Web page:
Virginia has agreed to pay $51,000 to settle a lawsuit alleging that state officials illegally wiretapped telephone calls on death row at the Mecklenburg Correctional Center.

Under terms of a proposed out-of-court settlement submitted Friday to U.S. District Judge Robert R. Merhige, the American Civil Liberties Union, which brought the lawsuit, has agreed that the state had a good-faith defense to a suit for damages because officials relied on a circuit court order allowing the wiretaps, Gerald T. Zerkin, the ACLU's lead lawyer in the case, said yesterday.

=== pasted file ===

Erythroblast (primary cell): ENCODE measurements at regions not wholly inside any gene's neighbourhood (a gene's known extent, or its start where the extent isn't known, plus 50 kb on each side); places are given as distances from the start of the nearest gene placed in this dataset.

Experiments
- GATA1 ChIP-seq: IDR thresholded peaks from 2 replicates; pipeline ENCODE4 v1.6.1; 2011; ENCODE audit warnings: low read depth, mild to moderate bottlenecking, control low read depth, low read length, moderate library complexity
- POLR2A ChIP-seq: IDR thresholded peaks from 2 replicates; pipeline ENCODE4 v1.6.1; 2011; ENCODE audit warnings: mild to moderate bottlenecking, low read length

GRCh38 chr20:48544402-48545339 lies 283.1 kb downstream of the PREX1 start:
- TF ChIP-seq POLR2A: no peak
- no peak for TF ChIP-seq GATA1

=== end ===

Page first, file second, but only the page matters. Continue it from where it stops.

"But the court order was not valid . . . and the wiretap was illegal," Zerkin said.

The state conceded in its settlement that wiretapping occurred at Mecklenburg a year ago by prison officials relying in good faith on the court order. That good-faith finding means that all claims against the state and its employes are to be dismissed, according to the proposed settlement.

In exchange for the ACLU dropping its suit, the state's insurance company is to pay a token $500 per person for each of the 102 identifiable plaintiffs whose calls were intercepted on death row.

Lawyers for the ACLU sought at least $2.5 million in overall damages when they filed the lawsuit in early March.